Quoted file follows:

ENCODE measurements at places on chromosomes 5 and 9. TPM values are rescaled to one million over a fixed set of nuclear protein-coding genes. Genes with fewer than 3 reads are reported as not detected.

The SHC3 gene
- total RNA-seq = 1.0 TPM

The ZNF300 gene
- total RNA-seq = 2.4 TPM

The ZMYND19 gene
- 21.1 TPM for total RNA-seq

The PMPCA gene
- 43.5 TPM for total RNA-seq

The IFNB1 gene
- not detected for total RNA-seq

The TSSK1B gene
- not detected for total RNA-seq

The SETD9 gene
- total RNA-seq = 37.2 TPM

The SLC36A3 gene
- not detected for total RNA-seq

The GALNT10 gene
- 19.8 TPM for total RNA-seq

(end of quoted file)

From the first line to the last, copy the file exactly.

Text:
ENCODE measurements at places on chromosomes 5 and 9. TPM values are rescaled to one million over a fixed set of nuclear protein-coding genes. Genes with fewer than 3 reads are reported as not detected.

The SHC3 gene
- total RNA-seq = 1.0 TPM

The ZNF300 gene
- total RNA-seq = 2.4 TPM

The ZMYND19 gene
- 21.1 TPM for total RNA-seq

The PMPCA gene
- 43.5 TPM for total RNA-seq

The IFNB1 gene
- not detected for total RNA-seq

The TSSK1B gene
- not detected for total RNA-seq

The SETD9 gene
- total RNA-seq = 37.2 TPM

The SLC36A3 gene
- not detected for total RNA-seq

The GALNT10 gene
- 19.8 TPM for total RNA-seq